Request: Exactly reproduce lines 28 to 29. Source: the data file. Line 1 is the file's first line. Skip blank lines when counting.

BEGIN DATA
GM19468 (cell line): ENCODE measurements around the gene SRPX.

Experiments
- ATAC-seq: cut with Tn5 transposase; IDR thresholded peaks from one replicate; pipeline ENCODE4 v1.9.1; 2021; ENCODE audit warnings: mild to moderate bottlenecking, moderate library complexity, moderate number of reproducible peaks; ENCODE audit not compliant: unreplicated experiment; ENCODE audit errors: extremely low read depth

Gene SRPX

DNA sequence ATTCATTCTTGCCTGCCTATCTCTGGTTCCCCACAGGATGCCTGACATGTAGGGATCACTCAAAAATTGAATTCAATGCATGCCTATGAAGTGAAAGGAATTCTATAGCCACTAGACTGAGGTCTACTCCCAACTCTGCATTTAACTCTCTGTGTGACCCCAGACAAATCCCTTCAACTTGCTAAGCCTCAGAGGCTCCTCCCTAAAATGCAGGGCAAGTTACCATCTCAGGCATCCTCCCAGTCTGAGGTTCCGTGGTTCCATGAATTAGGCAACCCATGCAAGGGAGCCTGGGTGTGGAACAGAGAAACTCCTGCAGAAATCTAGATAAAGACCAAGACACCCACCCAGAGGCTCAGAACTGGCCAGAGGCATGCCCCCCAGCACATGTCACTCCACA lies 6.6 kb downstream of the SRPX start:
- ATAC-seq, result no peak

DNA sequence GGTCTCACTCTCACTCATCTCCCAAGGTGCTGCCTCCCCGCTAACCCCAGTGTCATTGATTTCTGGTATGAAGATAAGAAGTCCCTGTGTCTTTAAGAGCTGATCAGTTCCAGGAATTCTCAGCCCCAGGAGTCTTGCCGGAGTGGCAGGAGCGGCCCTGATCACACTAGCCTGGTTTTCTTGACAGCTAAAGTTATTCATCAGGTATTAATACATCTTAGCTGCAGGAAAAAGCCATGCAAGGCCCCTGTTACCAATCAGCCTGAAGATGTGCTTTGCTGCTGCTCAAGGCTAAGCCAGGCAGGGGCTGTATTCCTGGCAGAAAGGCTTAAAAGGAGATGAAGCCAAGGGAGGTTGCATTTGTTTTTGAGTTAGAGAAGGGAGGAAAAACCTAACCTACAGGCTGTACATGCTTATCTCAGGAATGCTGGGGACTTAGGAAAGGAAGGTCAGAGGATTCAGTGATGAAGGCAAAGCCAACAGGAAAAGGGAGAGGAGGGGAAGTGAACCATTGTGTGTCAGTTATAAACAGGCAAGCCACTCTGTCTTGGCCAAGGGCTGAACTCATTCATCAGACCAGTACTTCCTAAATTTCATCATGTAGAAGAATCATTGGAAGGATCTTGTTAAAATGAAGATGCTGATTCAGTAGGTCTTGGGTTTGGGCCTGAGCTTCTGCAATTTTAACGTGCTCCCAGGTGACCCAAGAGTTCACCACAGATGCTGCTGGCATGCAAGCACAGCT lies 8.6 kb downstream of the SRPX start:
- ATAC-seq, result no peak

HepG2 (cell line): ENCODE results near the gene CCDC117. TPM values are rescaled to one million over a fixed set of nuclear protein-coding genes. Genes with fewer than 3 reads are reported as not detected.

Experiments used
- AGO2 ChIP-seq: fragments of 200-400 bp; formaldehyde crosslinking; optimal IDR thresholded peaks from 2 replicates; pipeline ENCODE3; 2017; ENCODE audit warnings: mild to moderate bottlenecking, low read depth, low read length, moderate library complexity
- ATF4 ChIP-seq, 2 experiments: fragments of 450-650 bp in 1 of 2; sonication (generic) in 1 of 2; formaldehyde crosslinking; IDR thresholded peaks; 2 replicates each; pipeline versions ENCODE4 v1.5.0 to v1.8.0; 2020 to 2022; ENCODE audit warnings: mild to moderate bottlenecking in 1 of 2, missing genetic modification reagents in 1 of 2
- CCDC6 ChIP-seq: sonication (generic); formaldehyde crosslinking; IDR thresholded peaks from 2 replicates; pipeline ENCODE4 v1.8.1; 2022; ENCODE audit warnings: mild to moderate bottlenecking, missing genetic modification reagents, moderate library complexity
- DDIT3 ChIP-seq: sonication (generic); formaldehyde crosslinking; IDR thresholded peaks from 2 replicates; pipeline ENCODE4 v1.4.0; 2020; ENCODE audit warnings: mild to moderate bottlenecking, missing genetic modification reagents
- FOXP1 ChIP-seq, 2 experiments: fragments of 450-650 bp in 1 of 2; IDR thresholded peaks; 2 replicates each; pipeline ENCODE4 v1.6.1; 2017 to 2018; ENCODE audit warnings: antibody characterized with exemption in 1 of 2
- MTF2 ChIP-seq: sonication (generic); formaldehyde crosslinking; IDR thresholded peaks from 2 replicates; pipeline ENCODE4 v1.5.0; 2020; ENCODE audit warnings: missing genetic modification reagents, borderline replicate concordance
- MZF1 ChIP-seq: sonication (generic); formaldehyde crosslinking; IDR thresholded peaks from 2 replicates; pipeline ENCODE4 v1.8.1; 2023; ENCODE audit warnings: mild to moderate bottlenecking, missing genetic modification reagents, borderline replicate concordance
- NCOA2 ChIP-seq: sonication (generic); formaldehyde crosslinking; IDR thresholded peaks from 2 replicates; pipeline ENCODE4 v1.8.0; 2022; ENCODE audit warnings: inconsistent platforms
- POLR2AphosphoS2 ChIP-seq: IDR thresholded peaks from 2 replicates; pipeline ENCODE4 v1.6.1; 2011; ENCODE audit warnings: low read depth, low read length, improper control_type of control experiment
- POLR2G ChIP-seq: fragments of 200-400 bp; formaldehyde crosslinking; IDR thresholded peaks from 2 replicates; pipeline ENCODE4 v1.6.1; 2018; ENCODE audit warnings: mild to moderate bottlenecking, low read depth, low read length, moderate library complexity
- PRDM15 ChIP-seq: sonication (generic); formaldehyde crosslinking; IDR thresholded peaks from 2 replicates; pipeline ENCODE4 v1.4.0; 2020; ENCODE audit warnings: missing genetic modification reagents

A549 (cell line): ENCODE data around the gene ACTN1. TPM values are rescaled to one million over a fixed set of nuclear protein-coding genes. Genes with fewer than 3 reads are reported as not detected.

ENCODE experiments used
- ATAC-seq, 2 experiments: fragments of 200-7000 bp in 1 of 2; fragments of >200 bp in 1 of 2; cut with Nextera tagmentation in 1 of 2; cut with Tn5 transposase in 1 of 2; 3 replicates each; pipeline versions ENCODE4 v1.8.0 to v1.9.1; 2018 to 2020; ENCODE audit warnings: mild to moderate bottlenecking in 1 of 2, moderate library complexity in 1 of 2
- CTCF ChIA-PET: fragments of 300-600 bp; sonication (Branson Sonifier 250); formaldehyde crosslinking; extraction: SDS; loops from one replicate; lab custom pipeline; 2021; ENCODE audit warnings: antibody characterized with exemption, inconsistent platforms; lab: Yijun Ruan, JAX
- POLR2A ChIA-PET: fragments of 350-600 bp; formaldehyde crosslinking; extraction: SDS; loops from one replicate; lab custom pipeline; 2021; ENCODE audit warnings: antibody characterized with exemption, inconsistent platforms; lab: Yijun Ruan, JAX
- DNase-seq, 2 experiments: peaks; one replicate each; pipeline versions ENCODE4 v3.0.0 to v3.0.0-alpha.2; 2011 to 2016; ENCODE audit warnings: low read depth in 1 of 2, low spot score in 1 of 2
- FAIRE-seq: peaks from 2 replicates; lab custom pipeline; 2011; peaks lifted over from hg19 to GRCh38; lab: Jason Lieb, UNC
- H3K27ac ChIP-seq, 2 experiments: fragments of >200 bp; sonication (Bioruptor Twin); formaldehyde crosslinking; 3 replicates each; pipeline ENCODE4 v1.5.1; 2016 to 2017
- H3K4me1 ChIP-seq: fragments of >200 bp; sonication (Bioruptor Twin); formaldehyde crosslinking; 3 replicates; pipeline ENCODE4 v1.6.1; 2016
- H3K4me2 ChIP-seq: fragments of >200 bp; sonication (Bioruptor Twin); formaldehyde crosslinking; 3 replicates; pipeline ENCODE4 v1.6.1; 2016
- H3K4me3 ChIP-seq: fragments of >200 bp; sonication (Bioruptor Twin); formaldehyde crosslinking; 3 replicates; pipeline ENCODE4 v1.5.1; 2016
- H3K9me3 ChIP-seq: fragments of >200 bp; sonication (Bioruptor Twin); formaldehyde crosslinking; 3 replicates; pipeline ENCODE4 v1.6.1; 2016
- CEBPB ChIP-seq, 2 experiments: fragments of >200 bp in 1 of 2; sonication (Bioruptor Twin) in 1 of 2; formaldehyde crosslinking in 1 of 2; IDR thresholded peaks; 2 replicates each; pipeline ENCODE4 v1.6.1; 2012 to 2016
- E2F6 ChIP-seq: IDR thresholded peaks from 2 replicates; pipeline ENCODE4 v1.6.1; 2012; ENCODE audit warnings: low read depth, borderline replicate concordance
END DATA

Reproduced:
- FAIRE-seq: peaks from 2 replicates; lab custom pipeline; 2011; peaks lifted over from hg19 to GRCh38; lab: Jason Lieb, UNC
- H3K27ac ChIP-seq, 2 experiments: fragments of >200 bp; sonication (Bioruptor Twin); formaldehyde crosslinking; 3 replicates each; pipeline ENCODE4 v1.5.1; 2016 to 2017